Both books and artwork are available!


And just in case you were worried, I turned right back into the same dork you know and love (or at least tolerate) except with way greasier hair from all the makeup remover I had to use!

What’s your request? Order a comic and make me your book bitch, I dare ya!




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The Comic Process

For the last two months now I’ve been working in my spare time to crank out a new issue of “Lost Bread”, a comic series for The Grimerica Show that chronicles my lucid dreams. It drives me nuts, sitting here, etching each tiny little line on my tablet. Don’t get me wrong, I love to draw (otherwise I wouldn’t bother.) It’s just that, dreams are so instantaneous, and making a comic is…well not. I have so many dreams in my journal waiting to be shared, but the process of transcribing them for eyes other than my own is laborious. However, I feel its crucially important to spend whatever time necessary for each and every image drawn to match what I saw in my head (otherwise, what’s the point?)

Since it looks like there’s still going to be a bit of a wait on this one, I thought I’d show you the process I go through in creating a panel for “Lost Bread”. I normally jot or rather tap my dreams down into iphone notes first. My trusty phone is always there waiting for me on my nightstand. I do this the moment I wake up, be it the middle of the night, early morning or an afternoon nap, so that I can still remember everything clearly. Then, I create a script, in a program called Celtx (free online) You could just as easily write it up in Word, but Celtx lets you divide your script up into panels, pages, captions and characters just by using a series of hotkeys. It makes trying to block out a comic a little bit easier. In addition to comics, it has settings for screenplays, stage plays and audio, all of which have their own specific format.

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This blog is going to follow the process used for the panel scripted as #12, but in the final layout, it wound up becoming #13. I go through several layouts before I’m happy with the end product. The first in the series is my “slop” layout. Here I’m just getting a very basic idea of how I want things to be positioned in the panel. I do some chicken scratch to represent the text, and make sure I won’t be crowding out any of my characters with rogue speech bubbles.

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After I do this, I normally sketch out the focal characters in the scene, conveying their body language and emotion. Here, my brother, Marco, and I have a spirited argument, as we often do.

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Yes, words to live by! The characters in this are actually reversed from their proper placement in the scene. I do that a lot. A little backstory here: I struggle mightily with spatial relations, to the degree that I have to actively think about which is my left and which is my right. Funnily enough, its never affected my reading, so I can’t claim dyslexia, just temporal confusion.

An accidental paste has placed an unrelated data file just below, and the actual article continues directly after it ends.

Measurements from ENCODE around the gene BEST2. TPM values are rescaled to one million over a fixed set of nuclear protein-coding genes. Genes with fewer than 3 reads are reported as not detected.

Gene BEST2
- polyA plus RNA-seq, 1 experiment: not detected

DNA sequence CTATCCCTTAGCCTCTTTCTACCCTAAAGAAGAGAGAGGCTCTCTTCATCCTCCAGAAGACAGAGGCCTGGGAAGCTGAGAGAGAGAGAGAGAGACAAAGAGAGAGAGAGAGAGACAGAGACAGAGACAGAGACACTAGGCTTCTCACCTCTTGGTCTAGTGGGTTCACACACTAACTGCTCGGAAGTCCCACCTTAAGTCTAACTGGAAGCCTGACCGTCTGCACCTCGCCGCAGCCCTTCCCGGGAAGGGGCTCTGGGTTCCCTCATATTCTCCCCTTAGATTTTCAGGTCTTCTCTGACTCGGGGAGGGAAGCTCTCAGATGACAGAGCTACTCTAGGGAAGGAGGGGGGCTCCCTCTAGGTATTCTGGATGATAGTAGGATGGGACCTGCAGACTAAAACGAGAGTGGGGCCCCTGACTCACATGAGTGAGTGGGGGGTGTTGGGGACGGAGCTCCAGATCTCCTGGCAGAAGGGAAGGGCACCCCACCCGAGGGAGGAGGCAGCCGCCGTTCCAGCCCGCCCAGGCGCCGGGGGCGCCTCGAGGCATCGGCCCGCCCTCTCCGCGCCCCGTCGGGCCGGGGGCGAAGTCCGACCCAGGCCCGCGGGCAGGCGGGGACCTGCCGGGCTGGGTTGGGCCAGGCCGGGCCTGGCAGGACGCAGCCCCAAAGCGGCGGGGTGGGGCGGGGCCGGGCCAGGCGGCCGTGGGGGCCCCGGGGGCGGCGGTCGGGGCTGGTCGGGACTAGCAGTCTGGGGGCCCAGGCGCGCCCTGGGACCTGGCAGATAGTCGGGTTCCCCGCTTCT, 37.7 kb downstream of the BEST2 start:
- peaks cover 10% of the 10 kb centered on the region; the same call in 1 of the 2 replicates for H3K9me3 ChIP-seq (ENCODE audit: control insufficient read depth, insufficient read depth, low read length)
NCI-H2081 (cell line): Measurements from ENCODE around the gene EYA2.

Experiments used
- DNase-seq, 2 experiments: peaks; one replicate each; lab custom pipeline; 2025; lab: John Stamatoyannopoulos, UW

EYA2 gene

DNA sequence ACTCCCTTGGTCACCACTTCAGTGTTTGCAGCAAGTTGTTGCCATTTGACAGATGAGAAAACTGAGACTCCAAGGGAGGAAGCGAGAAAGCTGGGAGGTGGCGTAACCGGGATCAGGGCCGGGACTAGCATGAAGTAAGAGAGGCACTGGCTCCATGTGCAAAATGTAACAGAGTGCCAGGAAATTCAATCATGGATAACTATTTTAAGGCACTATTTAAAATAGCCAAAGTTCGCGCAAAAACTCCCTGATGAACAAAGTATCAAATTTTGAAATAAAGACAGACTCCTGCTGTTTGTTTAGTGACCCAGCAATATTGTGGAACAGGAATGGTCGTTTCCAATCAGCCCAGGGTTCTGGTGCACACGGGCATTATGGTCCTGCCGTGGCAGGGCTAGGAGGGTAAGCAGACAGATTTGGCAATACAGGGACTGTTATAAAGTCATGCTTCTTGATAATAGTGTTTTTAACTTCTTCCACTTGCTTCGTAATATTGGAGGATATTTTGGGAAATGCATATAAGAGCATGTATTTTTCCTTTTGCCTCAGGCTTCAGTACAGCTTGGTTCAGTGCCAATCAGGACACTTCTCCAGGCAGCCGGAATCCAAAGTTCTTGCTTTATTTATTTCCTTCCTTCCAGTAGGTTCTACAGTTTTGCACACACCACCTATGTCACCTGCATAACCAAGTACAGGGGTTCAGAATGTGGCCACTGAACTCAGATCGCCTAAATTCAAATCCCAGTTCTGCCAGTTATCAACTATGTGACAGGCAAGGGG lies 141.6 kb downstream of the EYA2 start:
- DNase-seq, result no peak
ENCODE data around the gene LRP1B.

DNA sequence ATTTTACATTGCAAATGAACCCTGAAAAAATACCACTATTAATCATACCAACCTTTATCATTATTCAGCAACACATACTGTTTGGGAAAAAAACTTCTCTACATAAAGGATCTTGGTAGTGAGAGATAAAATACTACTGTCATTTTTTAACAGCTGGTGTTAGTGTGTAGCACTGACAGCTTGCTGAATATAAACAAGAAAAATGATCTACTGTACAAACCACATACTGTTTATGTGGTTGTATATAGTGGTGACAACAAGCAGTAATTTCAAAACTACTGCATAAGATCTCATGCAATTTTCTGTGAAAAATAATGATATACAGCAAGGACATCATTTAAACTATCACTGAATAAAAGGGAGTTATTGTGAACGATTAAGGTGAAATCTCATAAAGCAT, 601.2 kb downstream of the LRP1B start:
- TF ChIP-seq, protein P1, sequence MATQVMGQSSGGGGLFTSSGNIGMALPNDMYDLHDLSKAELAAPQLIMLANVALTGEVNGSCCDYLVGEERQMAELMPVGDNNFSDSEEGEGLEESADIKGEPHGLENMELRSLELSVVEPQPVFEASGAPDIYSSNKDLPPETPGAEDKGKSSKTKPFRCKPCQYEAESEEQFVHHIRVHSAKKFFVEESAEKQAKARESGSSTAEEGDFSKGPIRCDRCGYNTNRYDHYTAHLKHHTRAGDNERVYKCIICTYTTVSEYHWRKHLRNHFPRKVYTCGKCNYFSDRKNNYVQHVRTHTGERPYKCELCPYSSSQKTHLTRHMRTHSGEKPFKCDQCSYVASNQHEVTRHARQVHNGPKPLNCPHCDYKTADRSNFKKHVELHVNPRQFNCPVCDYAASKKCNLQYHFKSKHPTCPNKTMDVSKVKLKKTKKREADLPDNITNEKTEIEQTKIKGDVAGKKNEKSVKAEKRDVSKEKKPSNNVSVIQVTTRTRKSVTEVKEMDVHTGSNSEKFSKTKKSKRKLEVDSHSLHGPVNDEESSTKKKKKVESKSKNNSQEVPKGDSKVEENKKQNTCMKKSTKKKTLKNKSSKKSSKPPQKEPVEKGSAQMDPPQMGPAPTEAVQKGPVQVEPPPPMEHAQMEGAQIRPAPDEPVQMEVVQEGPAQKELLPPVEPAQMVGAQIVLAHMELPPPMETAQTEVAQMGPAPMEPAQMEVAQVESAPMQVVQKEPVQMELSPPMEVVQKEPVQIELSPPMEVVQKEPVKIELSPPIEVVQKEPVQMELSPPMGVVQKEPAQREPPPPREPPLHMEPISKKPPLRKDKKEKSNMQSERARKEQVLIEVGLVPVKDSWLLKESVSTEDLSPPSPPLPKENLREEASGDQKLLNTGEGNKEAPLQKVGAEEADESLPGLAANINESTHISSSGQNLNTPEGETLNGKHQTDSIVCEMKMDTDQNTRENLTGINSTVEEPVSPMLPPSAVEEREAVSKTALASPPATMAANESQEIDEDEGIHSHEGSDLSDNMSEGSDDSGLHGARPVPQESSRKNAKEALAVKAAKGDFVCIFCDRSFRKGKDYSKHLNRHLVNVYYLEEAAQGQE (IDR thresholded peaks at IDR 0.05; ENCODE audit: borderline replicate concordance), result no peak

Knowing this about myself, I’ve found little ways to work around my handicap. For example, I used to work on ships, (I’ll tell you about it sometime.) For whatever reason, starboard and port click for me, where as right and left don’t. When I’m driving, my friends will call out directions as starboard and port, instead of right and left, so I don’t miss a turn. That doesn’t help so much in drawing, but you know what does…

Mapping out my scenes physically, so I have a reference.


Here I’ve mapped out the upper edge of the Campanile di San Marco using my art table, and created mock ups for the characters in clay. The bend in the clay shows me wind direction, which I’ll reference when drawing hair and clothes. My character (Nap) has a purple tip, (front left, er port, wait does a table have a port side?) The others all have their own unique markers to help me determine who goes where. This shot is just for place reference.


Then I take another shot, with my iphone, from the angle I’ll be drawing.


Now I can create my panel.

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Here are the characters in their correct placement.The pink colour is set on a layer below the line art, and will eventually be replaced with the final colouring. I’m not going to show you the final colouring here, because I want you to actually read the comic, and I’d hate to spoil the surprise. The pink just helps me differentiate these characters from the eventual background.

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I add in the floor tiles, to help give me a sense of space, and the box which will bound this panel.

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I use GoogleEarth to get an idea of what the view would be like from the corner of the Campanile my scene takes place on.

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And background is go! Now let’s add in some of those crazy balloons! If you’re following the series, you’ll know what I’m talking about, if not check this madness out! (by which I mean, click this link.)

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Again, I have these balloons set in a pastel green just to differentiate from the main background and the characters in the foreground. Now I’ll add in some more balloons in the distance, to create a sense of depth.

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And that panel’s pretty much where I want it to be for the now. It needs a little clean up (the largest balloon is breaching the panel’s bounding box) but as far as just getting the line art down, we’re good! Hope you enjoyed this little look behind the scenes, or were at least amused by the pictures. If not, sorry I guess. Either way, I’ve got to get back to comicing!